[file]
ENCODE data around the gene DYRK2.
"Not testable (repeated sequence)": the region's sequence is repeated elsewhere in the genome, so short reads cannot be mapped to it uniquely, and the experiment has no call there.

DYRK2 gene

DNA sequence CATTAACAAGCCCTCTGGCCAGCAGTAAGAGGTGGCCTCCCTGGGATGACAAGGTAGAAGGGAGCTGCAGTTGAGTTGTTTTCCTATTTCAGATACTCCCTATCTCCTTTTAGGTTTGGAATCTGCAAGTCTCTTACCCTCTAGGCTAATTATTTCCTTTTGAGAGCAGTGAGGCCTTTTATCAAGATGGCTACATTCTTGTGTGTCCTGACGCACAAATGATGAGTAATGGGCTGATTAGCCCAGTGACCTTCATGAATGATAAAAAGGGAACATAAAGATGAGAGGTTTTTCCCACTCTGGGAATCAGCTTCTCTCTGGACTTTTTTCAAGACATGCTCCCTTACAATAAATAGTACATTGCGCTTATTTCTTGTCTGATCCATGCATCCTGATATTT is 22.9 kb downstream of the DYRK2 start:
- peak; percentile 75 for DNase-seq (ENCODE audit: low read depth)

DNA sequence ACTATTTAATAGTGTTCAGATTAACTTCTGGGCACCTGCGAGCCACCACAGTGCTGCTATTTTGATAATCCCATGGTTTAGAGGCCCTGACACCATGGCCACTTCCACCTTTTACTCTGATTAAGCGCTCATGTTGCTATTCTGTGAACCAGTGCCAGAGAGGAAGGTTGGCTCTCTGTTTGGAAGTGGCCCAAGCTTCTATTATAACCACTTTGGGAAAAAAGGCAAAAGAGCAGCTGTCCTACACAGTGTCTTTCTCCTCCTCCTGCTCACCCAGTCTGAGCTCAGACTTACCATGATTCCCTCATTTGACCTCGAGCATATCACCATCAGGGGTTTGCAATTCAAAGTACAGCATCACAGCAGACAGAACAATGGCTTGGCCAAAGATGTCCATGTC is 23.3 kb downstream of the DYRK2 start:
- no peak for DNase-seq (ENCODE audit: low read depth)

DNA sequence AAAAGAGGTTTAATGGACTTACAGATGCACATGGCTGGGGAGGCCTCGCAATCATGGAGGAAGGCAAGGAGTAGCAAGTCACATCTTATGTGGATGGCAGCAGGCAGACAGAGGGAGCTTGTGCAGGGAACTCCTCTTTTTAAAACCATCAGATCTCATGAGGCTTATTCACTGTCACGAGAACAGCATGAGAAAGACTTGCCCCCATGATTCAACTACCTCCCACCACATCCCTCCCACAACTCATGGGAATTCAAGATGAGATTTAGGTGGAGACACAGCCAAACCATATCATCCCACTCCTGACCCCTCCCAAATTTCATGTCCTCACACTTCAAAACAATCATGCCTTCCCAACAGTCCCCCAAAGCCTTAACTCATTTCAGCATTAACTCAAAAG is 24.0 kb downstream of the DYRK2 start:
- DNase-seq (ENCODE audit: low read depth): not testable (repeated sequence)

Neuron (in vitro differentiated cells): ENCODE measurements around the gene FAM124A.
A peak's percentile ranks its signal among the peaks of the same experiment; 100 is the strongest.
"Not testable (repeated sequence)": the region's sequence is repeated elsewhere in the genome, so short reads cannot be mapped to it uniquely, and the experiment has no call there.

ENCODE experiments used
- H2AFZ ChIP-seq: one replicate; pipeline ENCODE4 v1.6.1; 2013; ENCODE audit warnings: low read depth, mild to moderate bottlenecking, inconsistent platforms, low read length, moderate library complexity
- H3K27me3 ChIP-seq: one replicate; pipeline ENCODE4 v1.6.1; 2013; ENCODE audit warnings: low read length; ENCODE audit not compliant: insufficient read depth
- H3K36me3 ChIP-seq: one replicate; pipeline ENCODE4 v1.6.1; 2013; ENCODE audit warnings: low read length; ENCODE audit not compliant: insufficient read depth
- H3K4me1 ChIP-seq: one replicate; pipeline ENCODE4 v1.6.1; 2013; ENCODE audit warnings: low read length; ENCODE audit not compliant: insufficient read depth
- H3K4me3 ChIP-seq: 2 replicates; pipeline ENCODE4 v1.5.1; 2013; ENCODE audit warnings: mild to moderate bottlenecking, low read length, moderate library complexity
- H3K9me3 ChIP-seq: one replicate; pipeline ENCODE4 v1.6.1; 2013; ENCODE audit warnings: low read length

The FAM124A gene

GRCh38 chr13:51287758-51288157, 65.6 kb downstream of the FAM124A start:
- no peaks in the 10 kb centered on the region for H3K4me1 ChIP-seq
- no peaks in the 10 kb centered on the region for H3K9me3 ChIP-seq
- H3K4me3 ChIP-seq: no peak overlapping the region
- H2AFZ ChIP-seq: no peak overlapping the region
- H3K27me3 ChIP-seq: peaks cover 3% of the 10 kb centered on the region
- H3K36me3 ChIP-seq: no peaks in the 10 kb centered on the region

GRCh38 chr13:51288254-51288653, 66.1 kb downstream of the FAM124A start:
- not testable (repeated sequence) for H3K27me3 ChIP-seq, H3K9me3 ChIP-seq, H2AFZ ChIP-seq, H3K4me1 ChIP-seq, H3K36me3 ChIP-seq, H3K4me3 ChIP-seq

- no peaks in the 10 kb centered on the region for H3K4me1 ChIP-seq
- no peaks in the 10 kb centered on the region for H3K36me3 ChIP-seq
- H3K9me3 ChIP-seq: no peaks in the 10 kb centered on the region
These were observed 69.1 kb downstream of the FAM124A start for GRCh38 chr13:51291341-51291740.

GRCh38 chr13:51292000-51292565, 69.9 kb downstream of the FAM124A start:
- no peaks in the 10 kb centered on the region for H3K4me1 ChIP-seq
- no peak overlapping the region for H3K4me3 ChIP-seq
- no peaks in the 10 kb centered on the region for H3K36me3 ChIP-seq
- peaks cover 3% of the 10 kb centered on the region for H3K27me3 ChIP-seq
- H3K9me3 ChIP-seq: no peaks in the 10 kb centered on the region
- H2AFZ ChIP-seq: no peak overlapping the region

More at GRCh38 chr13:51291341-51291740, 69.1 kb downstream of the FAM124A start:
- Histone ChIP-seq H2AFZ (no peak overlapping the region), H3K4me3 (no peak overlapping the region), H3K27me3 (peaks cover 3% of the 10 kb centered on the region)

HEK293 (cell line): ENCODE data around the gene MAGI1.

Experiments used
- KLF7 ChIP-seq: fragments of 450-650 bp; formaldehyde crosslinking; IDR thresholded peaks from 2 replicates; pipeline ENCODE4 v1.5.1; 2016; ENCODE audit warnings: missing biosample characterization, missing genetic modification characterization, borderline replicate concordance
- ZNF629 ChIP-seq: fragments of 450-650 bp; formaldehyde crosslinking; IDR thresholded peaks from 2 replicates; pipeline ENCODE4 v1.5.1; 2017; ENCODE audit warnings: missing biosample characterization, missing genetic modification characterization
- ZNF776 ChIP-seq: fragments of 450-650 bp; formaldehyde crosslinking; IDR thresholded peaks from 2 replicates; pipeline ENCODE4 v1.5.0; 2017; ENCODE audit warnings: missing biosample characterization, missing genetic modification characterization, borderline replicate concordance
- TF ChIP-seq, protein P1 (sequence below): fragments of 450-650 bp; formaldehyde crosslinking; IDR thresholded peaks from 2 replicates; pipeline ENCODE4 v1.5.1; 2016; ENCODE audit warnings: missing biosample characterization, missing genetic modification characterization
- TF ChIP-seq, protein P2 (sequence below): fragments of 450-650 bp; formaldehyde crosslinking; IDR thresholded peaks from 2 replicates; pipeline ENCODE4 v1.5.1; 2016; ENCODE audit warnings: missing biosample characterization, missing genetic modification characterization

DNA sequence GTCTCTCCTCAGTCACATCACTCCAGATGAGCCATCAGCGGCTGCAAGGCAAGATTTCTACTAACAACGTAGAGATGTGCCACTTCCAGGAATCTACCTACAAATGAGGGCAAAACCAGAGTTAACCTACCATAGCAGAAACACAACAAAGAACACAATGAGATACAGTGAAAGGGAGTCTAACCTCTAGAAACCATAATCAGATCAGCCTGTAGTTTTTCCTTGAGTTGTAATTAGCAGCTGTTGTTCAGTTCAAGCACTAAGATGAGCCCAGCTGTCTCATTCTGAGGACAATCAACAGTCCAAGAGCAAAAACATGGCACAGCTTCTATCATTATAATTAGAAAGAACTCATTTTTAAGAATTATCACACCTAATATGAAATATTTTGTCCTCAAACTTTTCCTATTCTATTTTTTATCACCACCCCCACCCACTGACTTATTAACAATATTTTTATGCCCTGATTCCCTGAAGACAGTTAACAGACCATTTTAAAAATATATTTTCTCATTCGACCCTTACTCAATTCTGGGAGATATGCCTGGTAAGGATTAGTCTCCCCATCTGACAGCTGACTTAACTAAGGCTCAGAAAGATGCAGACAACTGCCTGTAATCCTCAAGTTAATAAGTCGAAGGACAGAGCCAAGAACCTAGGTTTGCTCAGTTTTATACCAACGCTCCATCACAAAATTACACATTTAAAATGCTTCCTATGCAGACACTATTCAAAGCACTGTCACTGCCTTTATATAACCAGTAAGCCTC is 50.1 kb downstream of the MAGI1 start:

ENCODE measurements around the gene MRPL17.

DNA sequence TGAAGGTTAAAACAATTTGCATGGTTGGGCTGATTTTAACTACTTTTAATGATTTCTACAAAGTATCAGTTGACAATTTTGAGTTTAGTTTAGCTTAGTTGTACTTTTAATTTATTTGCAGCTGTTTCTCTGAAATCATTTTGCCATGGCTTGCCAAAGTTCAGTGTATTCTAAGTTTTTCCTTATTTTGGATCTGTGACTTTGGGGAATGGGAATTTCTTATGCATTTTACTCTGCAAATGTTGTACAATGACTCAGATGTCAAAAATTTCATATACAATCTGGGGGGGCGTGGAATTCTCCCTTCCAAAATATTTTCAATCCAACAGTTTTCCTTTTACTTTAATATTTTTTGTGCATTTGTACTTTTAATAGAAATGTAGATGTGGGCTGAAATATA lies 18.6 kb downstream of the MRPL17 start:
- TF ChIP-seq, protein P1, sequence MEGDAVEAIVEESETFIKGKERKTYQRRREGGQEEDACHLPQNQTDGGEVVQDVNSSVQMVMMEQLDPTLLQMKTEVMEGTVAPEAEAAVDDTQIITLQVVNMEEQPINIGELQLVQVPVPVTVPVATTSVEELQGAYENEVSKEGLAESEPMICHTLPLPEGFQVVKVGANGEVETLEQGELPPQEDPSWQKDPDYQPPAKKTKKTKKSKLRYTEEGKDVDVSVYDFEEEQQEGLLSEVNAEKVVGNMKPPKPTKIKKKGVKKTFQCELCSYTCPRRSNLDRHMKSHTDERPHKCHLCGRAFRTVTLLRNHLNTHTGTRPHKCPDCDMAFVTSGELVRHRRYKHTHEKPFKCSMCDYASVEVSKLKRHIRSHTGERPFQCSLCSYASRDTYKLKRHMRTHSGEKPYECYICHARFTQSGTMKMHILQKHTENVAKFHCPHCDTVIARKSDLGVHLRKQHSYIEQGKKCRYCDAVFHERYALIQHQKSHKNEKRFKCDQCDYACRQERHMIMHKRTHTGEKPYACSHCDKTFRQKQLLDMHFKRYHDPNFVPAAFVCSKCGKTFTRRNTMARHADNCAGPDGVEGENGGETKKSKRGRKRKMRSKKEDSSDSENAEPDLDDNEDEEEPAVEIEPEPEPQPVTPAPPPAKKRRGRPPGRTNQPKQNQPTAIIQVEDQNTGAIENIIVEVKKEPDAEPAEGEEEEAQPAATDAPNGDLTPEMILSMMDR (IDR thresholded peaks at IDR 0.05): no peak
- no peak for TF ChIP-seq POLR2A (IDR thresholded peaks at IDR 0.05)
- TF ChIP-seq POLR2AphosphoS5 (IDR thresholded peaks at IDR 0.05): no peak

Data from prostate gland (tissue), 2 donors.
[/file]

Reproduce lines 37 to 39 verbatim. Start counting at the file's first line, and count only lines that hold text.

- no peaks in the 10 kb centered on the region for H3K36me3 ChIP-seq
- peaks cover 3% of the 10 kb centered on the region for H3K27me3 ChIP-seq
- H3K9me3 ChIP-seq: no peaks in the 10 kb centered on the region